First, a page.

The New York Office of Cannabis Management’s Cannabis Control Board on Monday awarded 36 conditional adult-use retail dispensary (CAURD) licenses with a focus on equity and inclusion.
The move marks a symbolic first step in allowing adults over 21 to buy cannabis legally in what’s expected to be one of the largest markets in the U.S., projected at roughly $5 billion in annual revenue.
In an attempt to compensate victims of the War on Drugs, the Cannabis Control Board awarded 28 licenses to business owners with cannabis convictions or family members with cannabis infractions. The board awarded another eight licenses to non-profits with a history of serving current or formerly incarcerated individuals, such as by creating vocational programs.
State officials hailed the license awards after a long-sought promise to work to establish a more equitable cannabis business than others around the U.S.
Over the last 30 years, Black New Yorkers were 15 times more likely to be arrested for cannabis infractions than whites and Latinos were eight times more likely, the Cannabis Control Board said in a statement. Accordingly, the majority of the license awardees in the first round of licenses are people of color, the state said.
“This is a momentous day,” said Jen Metzger, a member of Cannabis Control Board. “It’s a very exciting thing to be a part of. This is really the first of its kind anywhere.”
Tremaine Wright, chairwoman of the Cannabis Control Board, described the license awards as a “heavy lift” for state officials to get up and running in the past year and receiving 900 applications for retail licenses.
The state will continue to award additional retail licenses as it works through more applications. It will also provide financing to license holders as well as real estate for cannabis dispensaries and other business support.
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One question, however, is whether a lawsuit in federal court will cause more delays for licenses in certain parts of the state.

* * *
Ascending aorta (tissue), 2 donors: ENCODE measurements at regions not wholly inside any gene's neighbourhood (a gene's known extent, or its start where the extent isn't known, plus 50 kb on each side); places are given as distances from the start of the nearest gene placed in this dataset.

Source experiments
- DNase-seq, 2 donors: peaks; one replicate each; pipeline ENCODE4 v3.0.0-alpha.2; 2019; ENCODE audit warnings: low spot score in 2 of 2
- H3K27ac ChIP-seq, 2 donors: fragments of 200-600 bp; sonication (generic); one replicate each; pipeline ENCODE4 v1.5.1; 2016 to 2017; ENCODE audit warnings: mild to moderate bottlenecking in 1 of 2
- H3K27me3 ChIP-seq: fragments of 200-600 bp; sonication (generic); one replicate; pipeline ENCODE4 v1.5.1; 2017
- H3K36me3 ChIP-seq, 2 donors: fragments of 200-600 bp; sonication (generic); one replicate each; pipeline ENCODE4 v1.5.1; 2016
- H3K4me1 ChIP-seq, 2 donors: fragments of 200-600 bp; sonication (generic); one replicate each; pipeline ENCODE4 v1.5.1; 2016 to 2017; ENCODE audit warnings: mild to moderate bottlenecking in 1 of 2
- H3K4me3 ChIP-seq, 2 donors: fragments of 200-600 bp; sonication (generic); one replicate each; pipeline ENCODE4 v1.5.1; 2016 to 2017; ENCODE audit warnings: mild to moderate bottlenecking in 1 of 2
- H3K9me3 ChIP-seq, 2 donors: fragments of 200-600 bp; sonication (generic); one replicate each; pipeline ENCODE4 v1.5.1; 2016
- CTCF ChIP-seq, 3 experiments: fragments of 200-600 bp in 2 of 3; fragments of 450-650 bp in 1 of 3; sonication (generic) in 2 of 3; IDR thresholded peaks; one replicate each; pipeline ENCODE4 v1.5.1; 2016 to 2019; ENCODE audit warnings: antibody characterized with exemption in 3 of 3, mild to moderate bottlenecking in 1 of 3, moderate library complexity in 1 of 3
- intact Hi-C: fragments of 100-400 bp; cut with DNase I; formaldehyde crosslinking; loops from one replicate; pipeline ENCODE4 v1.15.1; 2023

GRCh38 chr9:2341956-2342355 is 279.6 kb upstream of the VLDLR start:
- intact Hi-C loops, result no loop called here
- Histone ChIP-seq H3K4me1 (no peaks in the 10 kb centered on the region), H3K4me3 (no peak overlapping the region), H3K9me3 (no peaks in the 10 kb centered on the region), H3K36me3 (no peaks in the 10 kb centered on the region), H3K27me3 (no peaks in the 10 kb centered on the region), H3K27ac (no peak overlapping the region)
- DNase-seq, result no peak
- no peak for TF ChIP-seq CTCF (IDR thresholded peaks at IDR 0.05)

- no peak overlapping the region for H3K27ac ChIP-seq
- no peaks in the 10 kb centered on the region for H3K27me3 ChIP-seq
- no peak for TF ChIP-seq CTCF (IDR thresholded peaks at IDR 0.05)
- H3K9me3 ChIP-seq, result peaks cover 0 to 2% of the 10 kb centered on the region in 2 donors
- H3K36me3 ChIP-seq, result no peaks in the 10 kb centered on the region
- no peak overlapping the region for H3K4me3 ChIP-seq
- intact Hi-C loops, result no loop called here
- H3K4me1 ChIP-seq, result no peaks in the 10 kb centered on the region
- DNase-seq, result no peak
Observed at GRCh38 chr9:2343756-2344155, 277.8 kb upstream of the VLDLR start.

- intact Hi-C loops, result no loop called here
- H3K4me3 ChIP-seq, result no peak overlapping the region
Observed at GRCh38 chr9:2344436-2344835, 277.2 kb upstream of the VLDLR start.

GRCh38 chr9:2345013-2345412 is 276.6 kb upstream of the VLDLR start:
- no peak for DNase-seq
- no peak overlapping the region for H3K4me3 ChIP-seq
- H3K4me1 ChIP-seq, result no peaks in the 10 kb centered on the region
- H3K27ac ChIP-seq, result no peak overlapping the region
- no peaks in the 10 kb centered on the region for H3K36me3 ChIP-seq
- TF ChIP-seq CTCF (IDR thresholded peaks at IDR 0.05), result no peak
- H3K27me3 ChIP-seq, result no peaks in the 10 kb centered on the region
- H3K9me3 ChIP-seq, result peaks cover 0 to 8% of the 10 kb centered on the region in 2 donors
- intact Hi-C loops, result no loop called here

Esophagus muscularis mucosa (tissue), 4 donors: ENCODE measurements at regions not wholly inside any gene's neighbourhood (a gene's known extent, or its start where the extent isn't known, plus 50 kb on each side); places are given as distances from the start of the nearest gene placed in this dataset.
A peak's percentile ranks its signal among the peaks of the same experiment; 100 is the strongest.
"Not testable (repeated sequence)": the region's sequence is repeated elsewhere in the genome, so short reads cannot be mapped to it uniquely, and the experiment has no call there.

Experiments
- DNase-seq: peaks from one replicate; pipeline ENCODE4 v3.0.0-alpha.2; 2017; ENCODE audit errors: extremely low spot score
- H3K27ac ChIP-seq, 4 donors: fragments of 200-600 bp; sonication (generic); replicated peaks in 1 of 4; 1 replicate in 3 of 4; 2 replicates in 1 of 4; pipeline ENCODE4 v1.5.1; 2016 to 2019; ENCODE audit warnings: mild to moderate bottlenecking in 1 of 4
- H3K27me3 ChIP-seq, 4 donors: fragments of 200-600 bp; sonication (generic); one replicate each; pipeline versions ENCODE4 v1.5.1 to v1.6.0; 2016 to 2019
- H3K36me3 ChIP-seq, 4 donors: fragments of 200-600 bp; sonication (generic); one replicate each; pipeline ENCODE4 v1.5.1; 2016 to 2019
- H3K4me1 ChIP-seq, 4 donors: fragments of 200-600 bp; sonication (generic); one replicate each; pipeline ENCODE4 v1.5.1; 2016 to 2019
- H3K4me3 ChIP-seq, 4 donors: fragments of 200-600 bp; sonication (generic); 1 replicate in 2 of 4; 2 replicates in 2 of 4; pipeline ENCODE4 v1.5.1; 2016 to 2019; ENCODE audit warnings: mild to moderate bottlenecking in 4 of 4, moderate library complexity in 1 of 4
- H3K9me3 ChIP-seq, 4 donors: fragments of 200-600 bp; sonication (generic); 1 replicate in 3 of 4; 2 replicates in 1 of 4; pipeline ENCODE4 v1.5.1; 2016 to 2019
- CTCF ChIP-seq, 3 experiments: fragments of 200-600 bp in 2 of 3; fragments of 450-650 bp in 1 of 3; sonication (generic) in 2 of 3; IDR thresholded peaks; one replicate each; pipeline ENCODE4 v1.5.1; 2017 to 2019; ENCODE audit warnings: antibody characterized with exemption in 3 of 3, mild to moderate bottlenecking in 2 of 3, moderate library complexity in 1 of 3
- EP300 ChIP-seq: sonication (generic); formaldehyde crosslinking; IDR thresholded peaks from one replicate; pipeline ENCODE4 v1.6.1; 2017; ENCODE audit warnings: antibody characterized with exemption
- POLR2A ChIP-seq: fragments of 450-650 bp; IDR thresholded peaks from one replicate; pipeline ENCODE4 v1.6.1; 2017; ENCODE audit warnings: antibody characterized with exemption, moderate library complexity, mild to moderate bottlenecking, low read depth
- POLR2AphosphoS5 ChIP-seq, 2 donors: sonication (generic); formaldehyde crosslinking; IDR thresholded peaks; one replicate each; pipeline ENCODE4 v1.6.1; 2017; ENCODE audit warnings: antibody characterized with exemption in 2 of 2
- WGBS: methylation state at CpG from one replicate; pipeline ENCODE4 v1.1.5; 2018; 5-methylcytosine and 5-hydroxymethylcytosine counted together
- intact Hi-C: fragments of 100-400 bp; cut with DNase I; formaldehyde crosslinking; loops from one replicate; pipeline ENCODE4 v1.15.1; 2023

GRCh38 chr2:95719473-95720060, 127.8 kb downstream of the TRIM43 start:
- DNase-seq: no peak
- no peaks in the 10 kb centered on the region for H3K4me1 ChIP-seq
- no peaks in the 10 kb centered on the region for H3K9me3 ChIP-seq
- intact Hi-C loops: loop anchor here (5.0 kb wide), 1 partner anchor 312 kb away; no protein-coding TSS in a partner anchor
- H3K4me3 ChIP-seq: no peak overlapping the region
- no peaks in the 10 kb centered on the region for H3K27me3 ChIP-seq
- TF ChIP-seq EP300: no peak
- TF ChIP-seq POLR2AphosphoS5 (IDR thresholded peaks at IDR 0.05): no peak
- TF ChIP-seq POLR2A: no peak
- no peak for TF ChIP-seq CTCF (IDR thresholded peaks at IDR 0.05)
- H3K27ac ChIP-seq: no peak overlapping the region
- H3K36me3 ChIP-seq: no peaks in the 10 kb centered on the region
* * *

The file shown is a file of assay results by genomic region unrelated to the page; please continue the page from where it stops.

Earlier this month, U.S. District Court Judge Gary Sharpe temporarily blocked the state from issuing about 63 of the 150 licenses in Brooklyn and parts of update New York, citing a lawsuit by Variscite NY. The suit alleges that New York State’s plan to award the first 150 licenses to business applications to in-state residents impacted by the War on Drugs breaches the state’s constitution’s dormant commerce clause that protects interstate commerce.
The Cannabis Control Board declined to comment on the suit.
State Assembly Majority Leader Crystal Peoples-Stokes said she was proud of the cannabis effort by the state and said “it’s sad” that some of the licenses are on trial in the federal suit. “I know we’ll win this case,” Peoples-Stokes said.
The Cannabis Control Board also awarded 16 more adult-use cultivator licenses to bring the total to 277, along with eight cannabis processor licenses and three cannabis laboratory permits.
The board also OK’d a resolution to revise cannabis packaging and labeling rules and also to air proposed regulations on the state’s adult-use program.
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Among the speakers at the hearing, some ex-inmates said the application process was complicated for people just getting out of jail and that more should be done to work with people who have not been able to set up a successful business yet.
The state is structuring the state adult-use rules to prevent monopolistic activities in the market. Just as a major beer company can’t handle distribution or retailing of its products in New York, the same so-called two-tier structure is now proposed for New York. The state will also require information about stakeholders in cannabis companies and will ask for ownership data on whether they’re also investing in other companies in the sector from outside of New York
Much more work awaits as New York moves to finalize regulations and award licenses for cannabis delivery companies as well as consumption lounges.
Aaron Grey, analyst with Alliance Global Partners, said the proposed regulations by the state will restrict multi-state operators to the wholesale market near-term, although the comment period could bring changes to the final regulations.
“While the regulators were clear on their focus on the success of small operators in the market, we believe the biggest factor will be how regulators crackdown on the illicit market, compared to rules for the legal operators,” Grey said. “Indeed, we see it as difficult for any of the legal operators to succeed in the NY market if the illicit market continues thriving.”
Operators with exposure to the New York market include Acreage Holdings
and Green Thumb Industries
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